Legalization supporters who buy a new penny stock are not directly supporting legalization, but rather a shady corner of legal marijuana market — unregulated, often fraudulent world of pink sheet securities, experts warn.
This Tuesday, a new Nevada company going by the name “KUSH” said it was donating “$1 million” to a California marijuana legalization initiative dubbed the MCLR. The purported $1 million campaign donation to the long-shot initiative looks more like a stock scam than a serious effort, though, cannabis experts said.
Longtime California activist Steve Kubby, KUSH’s CEO, has been under attack for the effort, and today replied, “No good deed goes unpunished. … We believe in it. We think it’s going to work out.”
According to the Tuesday release from KUSH: “The Board of Directors of KUSH, a new player in the medical marijuana field, today authorized the donation of $1 million in KUSH stock to Americans for Policy Reform (AFPR) in support of their 2016 Marijuana Control Legalization and Revenue Act (MCLR) legalization project.”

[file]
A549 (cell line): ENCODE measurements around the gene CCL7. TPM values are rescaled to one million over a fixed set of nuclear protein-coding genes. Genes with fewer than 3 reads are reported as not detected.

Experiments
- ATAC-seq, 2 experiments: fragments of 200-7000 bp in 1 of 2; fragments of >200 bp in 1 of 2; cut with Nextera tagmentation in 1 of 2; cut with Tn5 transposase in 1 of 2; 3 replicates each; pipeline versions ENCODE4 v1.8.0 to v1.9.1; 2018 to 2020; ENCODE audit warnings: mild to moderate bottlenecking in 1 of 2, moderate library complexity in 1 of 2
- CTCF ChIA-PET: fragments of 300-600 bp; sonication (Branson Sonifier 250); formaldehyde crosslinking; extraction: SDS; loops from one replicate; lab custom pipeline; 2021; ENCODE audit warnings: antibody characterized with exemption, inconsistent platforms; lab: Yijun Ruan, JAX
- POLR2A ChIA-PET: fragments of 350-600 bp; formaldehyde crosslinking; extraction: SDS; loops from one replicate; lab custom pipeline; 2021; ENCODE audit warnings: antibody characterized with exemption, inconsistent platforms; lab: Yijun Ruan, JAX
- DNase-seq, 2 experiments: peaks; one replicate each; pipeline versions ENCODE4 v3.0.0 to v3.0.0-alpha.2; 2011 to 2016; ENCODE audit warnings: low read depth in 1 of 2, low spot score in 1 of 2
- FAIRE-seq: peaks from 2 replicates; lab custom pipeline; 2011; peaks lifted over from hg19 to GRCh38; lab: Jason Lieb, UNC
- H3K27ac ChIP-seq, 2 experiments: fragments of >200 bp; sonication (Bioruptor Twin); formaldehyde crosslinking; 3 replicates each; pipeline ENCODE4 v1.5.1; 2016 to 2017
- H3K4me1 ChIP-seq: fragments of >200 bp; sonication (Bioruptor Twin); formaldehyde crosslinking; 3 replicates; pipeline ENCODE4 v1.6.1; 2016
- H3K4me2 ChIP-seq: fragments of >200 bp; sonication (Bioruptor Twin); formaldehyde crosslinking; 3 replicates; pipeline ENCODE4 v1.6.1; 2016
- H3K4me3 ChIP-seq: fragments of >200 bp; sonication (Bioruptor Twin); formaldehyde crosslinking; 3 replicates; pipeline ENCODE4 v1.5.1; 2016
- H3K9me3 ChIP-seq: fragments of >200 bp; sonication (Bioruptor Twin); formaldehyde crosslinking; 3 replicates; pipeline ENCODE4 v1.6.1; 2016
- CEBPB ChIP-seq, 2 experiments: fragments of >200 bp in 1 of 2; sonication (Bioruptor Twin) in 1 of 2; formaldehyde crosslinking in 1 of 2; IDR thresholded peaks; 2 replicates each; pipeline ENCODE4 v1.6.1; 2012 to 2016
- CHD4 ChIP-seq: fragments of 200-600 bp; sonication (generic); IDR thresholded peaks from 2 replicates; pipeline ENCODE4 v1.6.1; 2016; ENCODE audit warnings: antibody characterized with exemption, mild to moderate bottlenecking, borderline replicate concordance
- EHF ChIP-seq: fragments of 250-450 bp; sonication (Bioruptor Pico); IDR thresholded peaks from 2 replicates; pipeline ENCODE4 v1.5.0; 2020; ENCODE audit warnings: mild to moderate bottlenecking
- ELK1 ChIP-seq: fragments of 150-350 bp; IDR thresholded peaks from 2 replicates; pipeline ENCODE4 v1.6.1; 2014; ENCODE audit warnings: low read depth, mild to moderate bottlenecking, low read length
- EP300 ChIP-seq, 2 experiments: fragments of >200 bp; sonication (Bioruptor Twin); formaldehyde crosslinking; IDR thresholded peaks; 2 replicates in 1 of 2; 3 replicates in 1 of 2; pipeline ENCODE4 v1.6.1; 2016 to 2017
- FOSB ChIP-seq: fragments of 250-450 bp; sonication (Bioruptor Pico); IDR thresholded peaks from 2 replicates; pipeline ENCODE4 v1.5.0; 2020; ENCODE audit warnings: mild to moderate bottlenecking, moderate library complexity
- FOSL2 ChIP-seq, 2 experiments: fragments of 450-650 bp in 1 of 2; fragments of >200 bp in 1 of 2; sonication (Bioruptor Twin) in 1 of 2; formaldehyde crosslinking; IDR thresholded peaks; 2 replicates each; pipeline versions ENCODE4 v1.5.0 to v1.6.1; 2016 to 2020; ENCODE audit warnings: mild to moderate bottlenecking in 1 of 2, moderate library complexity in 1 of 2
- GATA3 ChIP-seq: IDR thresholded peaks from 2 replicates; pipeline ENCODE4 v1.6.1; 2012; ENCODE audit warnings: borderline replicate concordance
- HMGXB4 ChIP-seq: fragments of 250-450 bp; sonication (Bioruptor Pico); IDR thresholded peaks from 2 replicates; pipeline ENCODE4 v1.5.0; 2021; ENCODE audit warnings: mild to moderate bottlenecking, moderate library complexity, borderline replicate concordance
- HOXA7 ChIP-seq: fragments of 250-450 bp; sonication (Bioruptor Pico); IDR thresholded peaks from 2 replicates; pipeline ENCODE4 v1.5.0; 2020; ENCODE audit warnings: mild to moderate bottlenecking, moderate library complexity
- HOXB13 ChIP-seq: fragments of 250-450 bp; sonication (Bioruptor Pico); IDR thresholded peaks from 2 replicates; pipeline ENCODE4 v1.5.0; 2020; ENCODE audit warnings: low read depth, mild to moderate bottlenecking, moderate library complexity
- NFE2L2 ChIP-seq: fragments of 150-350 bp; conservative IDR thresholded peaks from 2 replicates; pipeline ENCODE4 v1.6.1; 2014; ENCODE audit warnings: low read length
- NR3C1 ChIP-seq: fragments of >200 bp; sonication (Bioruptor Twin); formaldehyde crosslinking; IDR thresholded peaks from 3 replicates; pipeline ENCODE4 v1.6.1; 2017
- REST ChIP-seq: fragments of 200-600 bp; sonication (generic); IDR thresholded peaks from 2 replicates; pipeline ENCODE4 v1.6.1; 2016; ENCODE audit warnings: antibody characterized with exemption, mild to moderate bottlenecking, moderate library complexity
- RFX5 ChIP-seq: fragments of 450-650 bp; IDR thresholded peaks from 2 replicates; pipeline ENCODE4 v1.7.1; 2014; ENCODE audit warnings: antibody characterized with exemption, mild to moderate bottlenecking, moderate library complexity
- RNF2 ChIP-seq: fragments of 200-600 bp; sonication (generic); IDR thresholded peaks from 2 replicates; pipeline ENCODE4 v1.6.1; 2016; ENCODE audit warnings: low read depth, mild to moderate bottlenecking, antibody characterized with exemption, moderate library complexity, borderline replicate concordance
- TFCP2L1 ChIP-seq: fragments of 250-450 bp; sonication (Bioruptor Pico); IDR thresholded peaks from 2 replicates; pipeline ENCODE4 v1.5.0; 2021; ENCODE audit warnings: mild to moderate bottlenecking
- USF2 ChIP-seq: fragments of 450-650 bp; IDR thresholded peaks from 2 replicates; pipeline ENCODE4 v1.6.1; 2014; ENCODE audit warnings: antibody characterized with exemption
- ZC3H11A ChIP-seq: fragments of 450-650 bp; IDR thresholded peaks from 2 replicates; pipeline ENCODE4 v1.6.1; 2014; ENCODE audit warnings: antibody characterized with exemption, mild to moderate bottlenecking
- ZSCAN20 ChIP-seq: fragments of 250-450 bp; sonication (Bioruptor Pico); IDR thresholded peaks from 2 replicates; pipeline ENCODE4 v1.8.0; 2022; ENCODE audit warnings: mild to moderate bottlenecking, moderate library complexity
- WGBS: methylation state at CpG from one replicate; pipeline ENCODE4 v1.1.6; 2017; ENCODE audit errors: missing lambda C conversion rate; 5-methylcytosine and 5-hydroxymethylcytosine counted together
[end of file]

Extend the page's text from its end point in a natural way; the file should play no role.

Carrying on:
But KUSH stock has no valuation, let alone sales or business record to support it, experts note. Instead, it has the makings of a pump and dump scheme, experts say.
About 6,500 investors have bought KUSH shares at five cents per share, Kubby said. KUSH is shooting for an IPO on April 20 at ten cents per share or more, he added. The goal is to sell up to 50 million shares.
The KUSH release touts how it “recently discovered a revolutionary cryogenic extraction process” and has “patent pending genetics,” and sells a “non-psychoactive nutraceutical … to provide a better quality of life for people suffering from cancer, gout, arthritis, heart disease, diabetes and other debilitating diseases.”
Cannabis finance experts as well as the US Securities Exchange Commission have repeatedly warned investors over the last two years to stay away from pot penny stocks due to lax oversight.
Kubby acknowledges that the new company has not passed auditing or received full SEC approval, and could be subject to lengthy delays over both issues.
“It’s a very risky investment,” Kubby said. “Never invest in anything that you can’t afford to lose. There is a very real risk in this marketplace. What if the next attorney general is Chris Christie?”